Low Back Pain Study Findings

Low Back Pain Study Findings

Low Back Pain (LBP) is something almost all of us have experienced at some point in our lives.  Unfortunately, approximately 50% of low back pain also recurs within 1 year of the initial episode.  This 2016 study sought to look for the most effective prevention strategies for minimizing the risk of LBP recurrence.  The authors scoured 6133 potential studies from multiple databases, and extracted appropriate data including 30,850 unique study participants.

The Conclusions:

The evidence suggests that exercise alone or in combination with education is effective for preventing LBP.  On another note, interventions including education alone, back belts, and shoe insoles alone, do not appear to prevent recurrent LBP.

Clinical Commentary:

We must keep in mind that there is no consensus for exactly what type of exercise program to use, therefore, it is imperative to seek the advice of a qualified healthcare provider who can take the time to assess your particular situation and determine the most appropriate form of treatment.  A “personalized” lower back exercise routine and preventative education seems to work best – this might include stretching, strengthening, cardio and range of motion exercises amongst other things.  There may be a role for complementary devices such as insoles or back supports but using these alone is not proven to be helpful.  Suffering through a bout of LBP is bad enough (and unfortunately there is no magic pill for preventing recurrences) but getting on an appropriate exercise program can at least reduce your chances of it happening again.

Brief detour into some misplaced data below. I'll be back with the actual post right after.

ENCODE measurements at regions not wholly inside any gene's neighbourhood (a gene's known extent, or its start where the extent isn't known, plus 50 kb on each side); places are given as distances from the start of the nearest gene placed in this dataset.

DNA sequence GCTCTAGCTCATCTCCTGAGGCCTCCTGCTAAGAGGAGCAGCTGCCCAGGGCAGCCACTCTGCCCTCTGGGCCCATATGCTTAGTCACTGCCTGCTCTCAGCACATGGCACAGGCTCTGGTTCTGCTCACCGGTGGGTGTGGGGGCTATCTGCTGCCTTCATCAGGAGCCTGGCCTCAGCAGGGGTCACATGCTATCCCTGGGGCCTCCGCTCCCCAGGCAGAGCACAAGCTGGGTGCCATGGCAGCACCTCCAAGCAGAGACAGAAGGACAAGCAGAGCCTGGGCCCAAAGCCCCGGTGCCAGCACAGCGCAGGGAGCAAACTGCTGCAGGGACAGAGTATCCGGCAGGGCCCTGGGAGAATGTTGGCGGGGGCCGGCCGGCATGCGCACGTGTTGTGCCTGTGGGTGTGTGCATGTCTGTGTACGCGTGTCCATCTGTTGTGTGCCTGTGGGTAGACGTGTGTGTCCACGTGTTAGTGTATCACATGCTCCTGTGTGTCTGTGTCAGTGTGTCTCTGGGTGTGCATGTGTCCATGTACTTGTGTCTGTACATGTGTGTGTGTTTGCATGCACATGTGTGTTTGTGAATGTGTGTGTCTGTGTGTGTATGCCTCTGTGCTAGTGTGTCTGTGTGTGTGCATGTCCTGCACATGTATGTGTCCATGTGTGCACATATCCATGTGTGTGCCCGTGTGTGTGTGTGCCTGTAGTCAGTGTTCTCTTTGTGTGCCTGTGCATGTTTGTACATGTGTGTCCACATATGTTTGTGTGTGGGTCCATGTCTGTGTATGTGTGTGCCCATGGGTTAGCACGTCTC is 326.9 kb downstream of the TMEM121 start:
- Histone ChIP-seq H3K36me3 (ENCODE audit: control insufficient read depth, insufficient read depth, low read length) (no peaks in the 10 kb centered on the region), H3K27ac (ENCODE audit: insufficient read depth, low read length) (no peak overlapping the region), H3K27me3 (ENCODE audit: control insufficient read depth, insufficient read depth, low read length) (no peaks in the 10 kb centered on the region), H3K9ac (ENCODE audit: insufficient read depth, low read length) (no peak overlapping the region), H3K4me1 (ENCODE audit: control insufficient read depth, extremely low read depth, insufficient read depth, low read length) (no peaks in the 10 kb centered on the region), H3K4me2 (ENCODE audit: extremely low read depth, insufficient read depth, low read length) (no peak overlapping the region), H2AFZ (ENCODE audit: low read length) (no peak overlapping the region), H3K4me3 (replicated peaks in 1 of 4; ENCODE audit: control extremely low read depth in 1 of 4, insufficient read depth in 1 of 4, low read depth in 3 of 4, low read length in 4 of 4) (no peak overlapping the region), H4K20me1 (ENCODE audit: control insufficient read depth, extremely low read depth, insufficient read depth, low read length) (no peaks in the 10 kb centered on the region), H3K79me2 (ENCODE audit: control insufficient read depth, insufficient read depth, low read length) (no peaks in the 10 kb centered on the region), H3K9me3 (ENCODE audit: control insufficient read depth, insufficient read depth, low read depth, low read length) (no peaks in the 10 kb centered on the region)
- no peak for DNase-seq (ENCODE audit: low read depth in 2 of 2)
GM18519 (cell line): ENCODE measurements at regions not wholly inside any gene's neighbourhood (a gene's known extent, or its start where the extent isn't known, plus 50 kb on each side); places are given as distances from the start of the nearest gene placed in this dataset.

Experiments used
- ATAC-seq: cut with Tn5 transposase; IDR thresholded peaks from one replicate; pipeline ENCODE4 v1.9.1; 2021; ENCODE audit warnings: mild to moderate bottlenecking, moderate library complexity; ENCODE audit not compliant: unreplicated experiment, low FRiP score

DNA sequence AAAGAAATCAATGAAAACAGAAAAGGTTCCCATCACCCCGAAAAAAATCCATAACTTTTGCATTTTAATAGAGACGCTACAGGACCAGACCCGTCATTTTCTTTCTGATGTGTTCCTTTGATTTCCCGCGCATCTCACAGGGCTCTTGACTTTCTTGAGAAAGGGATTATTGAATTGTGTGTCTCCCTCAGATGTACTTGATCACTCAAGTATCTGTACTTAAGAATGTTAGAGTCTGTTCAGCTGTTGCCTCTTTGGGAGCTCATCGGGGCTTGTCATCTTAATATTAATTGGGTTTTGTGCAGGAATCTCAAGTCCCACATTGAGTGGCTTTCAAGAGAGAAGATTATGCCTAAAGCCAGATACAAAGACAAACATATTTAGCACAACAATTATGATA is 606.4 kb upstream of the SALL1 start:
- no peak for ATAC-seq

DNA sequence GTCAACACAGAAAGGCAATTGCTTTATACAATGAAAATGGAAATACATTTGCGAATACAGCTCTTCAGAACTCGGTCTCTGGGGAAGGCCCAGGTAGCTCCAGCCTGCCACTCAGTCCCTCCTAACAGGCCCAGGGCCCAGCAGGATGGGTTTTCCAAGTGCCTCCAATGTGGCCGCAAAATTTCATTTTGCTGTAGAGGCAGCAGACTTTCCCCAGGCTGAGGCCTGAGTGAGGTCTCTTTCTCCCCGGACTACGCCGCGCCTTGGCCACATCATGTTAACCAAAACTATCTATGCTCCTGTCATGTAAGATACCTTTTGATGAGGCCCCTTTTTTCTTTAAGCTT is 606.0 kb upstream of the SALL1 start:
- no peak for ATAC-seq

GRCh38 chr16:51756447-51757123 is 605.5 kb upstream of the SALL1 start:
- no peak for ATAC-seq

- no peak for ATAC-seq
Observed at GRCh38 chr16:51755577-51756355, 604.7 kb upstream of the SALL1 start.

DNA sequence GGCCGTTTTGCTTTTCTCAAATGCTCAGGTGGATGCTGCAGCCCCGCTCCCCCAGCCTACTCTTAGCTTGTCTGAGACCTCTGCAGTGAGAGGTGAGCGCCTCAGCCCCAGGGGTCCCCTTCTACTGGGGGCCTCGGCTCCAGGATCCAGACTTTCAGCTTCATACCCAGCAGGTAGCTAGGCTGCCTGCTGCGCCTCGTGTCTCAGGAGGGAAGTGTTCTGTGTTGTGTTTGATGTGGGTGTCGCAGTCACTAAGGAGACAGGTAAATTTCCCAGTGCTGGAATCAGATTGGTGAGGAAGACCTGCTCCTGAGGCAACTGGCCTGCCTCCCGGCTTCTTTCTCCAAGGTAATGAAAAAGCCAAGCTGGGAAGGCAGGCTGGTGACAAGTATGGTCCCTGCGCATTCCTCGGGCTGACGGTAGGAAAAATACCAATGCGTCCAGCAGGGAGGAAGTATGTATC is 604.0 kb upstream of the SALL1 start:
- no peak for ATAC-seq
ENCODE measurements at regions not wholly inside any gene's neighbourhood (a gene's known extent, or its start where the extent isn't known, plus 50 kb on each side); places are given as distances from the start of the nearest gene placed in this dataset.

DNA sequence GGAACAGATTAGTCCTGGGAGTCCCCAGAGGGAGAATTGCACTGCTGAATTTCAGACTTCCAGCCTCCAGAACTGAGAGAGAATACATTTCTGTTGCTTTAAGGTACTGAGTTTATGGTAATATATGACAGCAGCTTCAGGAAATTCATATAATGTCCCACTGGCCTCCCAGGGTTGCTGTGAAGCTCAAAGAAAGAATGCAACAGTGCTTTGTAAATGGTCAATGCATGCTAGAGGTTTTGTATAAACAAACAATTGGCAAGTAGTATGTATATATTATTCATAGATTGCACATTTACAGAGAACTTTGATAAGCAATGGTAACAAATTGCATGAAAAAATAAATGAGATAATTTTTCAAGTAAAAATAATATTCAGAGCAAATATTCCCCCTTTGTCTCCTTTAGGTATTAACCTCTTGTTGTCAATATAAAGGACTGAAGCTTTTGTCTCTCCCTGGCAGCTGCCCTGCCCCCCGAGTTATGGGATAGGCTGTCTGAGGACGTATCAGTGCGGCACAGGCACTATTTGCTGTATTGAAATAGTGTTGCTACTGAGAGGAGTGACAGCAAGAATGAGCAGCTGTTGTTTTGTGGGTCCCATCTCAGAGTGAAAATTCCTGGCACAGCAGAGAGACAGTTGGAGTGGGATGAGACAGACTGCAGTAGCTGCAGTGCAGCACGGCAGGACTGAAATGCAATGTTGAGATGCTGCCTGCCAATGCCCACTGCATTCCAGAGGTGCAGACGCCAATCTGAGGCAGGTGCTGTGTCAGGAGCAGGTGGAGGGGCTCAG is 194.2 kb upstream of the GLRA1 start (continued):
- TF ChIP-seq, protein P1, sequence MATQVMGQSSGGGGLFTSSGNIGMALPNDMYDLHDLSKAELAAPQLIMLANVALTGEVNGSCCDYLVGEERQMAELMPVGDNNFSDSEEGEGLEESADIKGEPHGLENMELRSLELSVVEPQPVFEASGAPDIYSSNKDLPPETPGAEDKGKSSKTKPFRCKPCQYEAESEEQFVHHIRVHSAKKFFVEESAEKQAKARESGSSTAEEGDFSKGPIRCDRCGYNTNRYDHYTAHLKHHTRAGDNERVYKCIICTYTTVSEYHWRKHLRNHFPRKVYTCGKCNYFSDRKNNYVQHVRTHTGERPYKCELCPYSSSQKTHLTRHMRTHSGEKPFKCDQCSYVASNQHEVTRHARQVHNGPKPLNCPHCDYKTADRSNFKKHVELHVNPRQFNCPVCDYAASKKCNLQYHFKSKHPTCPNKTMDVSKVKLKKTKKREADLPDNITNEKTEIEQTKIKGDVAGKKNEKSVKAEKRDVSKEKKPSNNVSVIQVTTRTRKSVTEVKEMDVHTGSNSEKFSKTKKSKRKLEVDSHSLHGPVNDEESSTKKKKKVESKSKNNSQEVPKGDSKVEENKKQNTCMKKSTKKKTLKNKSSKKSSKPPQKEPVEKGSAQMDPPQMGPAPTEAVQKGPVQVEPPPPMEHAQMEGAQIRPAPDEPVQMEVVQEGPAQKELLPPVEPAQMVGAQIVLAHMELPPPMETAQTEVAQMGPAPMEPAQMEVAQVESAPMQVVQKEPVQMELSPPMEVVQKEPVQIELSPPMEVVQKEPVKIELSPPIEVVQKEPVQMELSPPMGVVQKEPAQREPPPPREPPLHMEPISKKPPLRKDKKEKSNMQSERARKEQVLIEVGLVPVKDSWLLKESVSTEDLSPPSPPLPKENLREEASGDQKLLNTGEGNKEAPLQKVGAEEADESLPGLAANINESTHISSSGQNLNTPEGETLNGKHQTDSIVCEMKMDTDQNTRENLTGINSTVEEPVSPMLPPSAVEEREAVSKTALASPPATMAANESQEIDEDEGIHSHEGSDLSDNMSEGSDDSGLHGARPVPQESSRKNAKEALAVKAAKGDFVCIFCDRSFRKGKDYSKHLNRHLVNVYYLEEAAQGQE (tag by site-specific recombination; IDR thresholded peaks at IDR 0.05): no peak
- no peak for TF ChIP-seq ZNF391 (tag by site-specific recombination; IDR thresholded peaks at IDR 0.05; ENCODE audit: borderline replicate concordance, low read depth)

Steffens D., Maher C.G., Pereira L.S., et al. Prevention of Low Back Pain: A Systematic Review and Meta-analysis. JAMA Intern Med. 2016 Feb 1;176(2):199-208.

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